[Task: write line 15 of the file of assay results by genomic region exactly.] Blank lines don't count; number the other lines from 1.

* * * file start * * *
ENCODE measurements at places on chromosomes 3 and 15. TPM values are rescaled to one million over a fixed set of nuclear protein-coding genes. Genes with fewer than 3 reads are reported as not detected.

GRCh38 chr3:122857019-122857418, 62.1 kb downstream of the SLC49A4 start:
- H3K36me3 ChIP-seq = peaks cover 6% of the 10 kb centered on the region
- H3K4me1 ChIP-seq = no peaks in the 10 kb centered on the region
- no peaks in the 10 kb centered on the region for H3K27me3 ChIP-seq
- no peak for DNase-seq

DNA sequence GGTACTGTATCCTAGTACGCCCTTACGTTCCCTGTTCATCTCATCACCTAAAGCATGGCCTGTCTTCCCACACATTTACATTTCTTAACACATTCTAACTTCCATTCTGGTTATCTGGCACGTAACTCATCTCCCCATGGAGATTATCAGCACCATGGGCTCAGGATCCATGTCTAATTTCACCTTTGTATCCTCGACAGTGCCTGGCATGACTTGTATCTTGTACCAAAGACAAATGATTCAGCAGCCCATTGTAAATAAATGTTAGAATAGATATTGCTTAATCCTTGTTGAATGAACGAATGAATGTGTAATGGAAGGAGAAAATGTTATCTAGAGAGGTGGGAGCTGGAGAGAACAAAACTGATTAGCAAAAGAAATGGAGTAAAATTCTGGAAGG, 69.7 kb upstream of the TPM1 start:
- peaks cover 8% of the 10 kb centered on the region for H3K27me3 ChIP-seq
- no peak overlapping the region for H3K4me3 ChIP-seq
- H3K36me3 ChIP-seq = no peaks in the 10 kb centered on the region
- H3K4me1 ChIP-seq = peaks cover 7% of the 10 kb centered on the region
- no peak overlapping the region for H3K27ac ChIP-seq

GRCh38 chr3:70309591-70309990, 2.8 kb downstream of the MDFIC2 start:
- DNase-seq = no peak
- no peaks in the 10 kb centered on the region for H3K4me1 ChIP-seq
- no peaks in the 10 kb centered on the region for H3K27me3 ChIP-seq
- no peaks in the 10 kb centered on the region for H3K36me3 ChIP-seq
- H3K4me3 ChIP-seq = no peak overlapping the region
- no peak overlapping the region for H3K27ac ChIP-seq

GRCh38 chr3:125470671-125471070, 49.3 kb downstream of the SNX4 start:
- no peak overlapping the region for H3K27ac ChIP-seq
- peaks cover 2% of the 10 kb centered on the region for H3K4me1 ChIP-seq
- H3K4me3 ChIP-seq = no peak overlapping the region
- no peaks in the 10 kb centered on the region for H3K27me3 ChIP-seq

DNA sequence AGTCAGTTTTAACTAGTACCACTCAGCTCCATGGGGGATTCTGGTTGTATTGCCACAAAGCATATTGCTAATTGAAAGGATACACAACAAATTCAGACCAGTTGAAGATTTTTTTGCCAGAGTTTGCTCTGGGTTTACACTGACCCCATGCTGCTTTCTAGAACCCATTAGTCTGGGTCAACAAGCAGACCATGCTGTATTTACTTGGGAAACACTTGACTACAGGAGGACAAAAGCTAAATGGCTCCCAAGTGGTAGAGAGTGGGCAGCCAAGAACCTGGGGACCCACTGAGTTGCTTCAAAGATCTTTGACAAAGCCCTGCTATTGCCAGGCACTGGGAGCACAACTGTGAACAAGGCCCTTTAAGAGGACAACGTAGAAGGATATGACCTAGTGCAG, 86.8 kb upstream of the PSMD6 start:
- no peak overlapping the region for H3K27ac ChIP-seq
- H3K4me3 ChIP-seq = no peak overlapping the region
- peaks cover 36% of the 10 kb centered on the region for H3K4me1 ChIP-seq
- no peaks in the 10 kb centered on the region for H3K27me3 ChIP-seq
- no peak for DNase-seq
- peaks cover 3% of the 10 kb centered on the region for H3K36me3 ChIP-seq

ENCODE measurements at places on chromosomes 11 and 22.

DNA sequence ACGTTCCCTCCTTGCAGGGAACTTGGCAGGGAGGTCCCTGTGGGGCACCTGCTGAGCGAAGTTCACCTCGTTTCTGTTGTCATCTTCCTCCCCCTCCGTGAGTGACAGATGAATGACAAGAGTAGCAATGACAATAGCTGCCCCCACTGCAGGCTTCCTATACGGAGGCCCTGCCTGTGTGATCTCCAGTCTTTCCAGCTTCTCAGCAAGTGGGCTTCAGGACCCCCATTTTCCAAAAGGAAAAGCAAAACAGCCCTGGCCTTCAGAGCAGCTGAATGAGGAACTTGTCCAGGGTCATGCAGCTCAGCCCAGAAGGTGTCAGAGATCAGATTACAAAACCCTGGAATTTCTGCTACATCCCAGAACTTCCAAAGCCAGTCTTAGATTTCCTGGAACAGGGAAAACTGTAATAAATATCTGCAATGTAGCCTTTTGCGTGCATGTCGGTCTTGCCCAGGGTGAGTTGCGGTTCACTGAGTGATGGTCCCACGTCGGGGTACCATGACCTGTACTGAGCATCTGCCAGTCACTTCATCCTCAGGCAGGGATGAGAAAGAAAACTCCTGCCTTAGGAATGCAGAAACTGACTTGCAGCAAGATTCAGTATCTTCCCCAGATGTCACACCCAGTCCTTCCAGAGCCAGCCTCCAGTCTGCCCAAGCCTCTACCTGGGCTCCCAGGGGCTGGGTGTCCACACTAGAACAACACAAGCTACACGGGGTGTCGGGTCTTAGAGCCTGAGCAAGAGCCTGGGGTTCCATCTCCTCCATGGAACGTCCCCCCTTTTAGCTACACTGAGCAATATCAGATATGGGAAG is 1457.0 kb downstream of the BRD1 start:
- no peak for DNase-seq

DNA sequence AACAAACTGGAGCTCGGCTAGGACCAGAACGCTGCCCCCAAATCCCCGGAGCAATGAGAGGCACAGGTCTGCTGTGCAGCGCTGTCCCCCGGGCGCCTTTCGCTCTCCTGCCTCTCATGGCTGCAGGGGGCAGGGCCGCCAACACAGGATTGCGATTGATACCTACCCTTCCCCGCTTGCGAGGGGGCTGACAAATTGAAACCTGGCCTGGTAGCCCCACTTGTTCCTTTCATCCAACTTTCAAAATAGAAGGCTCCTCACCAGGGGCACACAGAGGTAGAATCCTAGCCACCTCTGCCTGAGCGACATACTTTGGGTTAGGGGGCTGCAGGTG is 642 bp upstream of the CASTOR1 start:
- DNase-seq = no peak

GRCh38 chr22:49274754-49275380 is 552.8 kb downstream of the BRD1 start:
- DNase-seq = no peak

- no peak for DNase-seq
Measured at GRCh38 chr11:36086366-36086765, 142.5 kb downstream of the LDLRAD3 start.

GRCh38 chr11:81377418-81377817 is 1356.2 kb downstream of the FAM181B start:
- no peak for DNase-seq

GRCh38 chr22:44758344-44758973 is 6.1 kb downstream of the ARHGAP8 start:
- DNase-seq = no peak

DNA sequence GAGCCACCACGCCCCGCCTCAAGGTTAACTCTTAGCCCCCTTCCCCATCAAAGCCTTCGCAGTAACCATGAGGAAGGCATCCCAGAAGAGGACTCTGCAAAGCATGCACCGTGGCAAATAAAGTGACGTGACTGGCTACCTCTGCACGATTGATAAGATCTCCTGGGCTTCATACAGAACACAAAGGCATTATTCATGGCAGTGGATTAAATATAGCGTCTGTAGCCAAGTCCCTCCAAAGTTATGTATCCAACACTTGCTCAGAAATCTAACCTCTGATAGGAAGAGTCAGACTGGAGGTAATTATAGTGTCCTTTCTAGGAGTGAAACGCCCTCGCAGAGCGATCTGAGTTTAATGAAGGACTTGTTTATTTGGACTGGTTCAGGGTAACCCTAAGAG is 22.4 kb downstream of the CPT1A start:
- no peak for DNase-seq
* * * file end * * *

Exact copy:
- no peaks in the 10 kb centered on the region for H3K4me1 ChIP-seq